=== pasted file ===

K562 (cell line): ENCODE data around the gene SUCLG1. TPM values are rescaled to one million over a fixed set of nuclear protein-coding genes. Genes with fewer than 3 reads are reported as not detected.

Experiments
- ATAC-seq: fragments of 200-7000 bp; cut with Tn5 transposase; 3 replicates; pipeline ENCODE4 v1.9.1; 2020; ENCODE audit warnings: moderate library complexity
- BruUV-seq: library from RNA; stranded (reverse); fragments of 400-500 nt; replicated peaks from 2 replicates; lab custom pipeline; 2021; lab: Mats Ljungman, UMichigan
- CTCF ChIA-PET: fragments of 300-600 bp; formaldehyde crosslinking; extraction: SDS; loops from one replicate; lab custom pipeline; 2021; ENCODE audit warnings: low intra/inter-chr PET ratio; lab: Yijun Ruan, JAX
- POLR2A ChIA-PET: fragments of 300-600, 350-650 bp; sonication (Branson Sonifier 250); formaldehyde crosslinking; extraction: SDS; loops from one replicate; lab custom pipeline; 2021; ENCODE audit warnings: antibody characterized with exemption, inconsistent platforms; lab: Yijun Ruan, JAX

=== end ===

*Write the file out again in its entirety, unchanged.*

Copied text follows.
K562 (cell line): ENCODE data around the gene SUCLG1. TPM values are rescaled to one million over a fixed set of nuclear protein-coding genes. Genes with fewer than 3 reads are reported as not detected.

Experiments
- ATAC-seq: fragments of 200-7000 bp; cut with Tn5 transposase; 3 replicates; pipeline ENCODE4 v1.9.1; 2020; ENCODE audit warnings: moderate library complexity
- BruUV-seq: library from RNA; stranded (reverse); fragments of 400-500 nt; replicated peaks from 2 replicates; lab custom pipeline; 2021; lab: Mats Ljungman, UMichigan
- CTCF ChIA-PET: fragments of 300-600 bp; formaldehyde crosslinking; extraction: SDS; loops from one replicate; lab custom pipeline; 2021; ENCODE audit warnings: low intra/inter-chr PET ratio; lab: Yijun Ruan, JAX
- POLR2A ChIA-PET: fragments of 300-600, 350-650 bp; sonication (Branson Sonifier 250); formaldehyde crosslinking; extraction: SDS; loops from one replicate; lab custom pipeline; 2021; ENCODE audit warnings: antibody characterized with exemption, inconsistent platforms; lab: Yijun Ruan, JAX